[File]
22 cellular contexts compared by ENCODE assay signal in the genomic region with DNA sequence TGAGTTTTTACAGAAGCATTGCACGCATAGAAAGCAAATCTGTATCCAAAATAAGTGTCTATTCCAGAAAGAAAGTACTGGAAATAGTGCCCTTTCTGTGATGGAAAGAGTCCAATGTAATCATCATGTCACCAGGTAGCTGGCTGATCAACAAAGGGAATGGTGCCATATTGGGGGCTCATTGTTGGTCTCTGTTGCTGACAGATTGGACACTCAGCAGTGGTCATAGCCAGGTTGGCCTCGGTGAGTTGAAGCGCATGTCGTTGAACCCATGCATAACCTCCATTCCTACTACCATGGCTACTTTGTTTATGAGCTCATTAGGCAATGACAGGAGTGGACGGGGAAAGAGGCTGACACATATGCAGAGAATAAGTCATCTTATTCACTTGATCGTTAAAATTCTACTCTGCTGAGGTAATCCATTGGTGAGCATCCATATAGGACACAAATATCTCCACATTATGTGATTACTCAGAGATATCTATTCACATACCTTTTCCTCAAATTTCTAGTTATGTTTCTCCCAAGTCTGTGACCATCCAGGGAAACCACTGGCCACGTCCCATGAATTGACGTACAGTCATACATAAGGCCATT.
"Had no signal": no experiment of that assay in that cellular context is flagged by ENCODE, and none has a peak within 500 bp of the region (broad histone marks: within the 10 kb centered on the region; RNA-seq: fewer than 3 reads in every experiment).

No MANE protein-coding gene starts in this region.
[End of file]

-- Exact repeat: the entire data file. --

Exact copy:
22 cellular contexts compared by ENCODE assay signal in the genomic region with DNA sequence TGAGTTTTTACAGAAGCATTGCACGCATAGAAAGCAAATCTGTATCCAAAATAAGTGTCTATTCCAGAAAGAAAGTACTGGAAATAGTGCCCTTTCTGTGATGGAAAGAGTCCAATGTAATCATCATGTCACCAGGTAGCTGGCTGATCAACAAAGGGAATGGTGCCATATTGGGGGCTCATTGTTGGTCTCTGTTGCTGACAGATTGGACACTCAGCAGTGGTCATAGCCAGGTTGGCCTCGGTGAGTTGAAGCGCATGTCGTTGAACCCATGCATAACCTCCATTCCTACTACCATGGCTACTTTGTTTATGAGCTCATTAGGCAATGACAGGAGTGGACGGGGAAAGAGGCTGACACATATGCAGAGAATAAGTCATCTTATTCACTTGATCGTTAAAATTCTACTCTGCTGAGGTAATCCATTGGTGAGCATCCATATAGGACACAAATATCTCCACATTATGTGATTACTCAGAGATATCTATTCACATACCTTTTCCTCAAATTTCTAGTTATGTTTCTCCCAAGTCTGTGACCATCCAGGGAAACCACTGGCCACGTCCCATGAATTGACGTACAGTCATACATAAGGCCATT.
"Had no signal": no experiment of that assay in that cellular context is flagged by ENCODE, and none has a peak within 500 bp of the region (broad histone marks: within the 10 kb centered on the region; RNA-seq: fewer than 3 reads in every experiment).

No MANE protein-coding gene starts in this region.